Sheep Save Sweat by Cooling Their Brains
Looks like camels are not the only animals that can save the water they drink throughout the day. New research has found that sheep, who understandably become overheated under their thick sweaters of wool, can save the water they would otherwise sweat out by literally cooling their brains.
That's at least according to a new study recently published in the journal PLOS One, which details how the animals can save up to a stunning 80 percent of their daily water intake by using this system.
So how does it work? Past physiological studies have shown that sheep keep cool blood flowing into their brain using something called a carotid rete.
Found at the base of the skull, this structure contains arteries with blood flowing towards the brain that divide into many fine vessels. Heat is transferred out of these fine arteries into other nearby vessels which contain blood already cooled by the simple evaporation that occurs in a sheep's nose. This is not unlike how we can tell is a dog is feeling unwell - with poor body temperature regulation - when his nose is not wet.
The common wisdom has been that this cooling system is used to protect the sheep's brain from overheating, but a bizarre study of South African wildebeest in the 1990s revealed something that didn't match up. (Scroll to read on...)
According to ABC Science, researchers actually chased the poor animals in helicopters while systems attached to their skulls monitored temperature and blood flow in real time. And while this may seem like a LOT of effort for a simple project, they did find that when the wildbeests' brains were at their hottest, the cooling mechanism wasn't functioning, throwing the overheat theory completely out the window.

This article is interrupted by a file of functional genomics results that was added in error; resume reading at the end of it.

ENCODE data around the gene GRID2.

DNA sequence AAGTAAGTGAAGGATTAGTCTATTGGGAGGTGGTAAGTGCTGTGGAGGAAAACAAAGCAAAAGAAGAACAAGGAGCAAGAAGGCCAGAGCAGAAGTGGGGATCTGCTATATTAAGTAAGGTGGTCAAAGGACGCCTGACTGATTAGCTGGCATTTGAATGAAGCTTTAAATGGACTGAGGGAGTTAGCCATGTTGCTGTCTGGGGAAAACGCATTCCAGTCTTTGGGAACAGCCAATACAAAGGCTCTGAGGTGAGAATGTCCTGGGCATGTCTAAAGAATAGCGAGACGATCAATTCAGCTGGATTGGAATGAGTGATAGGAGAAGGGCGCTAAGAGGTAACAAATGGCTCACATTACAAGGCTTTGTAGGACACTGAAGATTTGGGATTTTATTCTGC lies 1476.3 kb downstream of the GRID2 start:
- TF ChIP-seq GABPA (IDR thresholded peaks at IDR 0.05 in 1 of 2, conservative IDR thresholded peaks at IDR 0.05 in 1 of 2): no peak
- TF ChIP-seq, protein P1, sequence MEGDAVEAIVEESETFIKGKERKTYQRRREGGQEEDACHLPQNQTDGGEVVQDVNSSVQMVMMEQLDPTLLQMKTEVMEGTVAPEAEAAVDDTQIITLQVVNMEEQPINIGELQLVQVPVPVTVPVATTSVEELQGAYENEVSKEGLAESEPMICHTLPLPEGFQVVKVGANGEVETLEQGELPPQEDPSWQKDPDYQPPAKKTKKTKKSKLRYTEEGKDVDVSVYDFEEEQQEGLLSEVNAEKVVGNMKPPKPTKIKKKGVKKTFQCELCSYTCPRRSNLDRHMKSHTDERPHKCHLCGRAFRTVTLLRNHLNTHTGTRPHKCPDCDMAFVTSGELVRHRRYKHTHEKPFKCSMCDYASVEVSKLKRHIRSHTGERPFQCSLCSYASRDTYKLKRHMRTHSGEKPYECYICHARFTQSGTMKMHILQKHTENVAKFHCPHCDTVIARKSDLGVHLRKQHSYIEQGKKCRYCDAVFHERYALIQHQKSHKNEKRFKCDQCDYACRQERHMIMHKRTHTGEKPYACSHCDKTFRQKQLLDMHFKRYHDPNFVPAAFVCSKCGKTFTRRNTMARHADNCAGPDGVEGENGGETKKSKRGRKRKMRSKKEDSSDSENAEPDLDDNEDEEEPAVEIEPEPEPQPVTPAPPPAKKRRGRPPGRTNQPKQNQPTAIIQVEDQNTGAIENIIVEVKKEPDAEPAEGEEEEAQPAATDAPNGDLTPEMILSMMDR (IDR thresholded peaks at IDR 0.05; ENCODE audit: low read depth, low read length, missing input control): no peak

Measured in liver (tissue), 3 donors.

That's when researcher Shane Maloney from the University of Western Australia and his colleagues stepped in, launching a bit more practical of a study to test if this brain cooling had more to do with water retention.
Maloney's team found nine sheep who all naturally varied in how much time they spent with the brain cooling function on during the day, and compared their differences in a temperature controlled room. On the last five days of the study, the sheep were deprived of water. That may sound cruel, but it's important to point out that sheep can go thirsty for at least seven days without much difficulty.
They found that the longer the sheep went without water, the longer their brain cooling stayed active. This suggests that there is indeed a direct link between a need to save water and the mechanism.
The researchers additionally found some evidence that the more sheep become stressed, the less efficient this brain cooling is, as resources needed to activate it are used to activate fight or flight responses instead. This could explain why the helicopter fleeing wildebeest weren't able to cool off.
However, much more work will need to be done to verify this theory.
So what's the point of all this? The end game, according to Maloney's team, is to identify genes that encode for efficient cooling - something that could allow animal experts to breed sheep that can be raised in even hotter climes.
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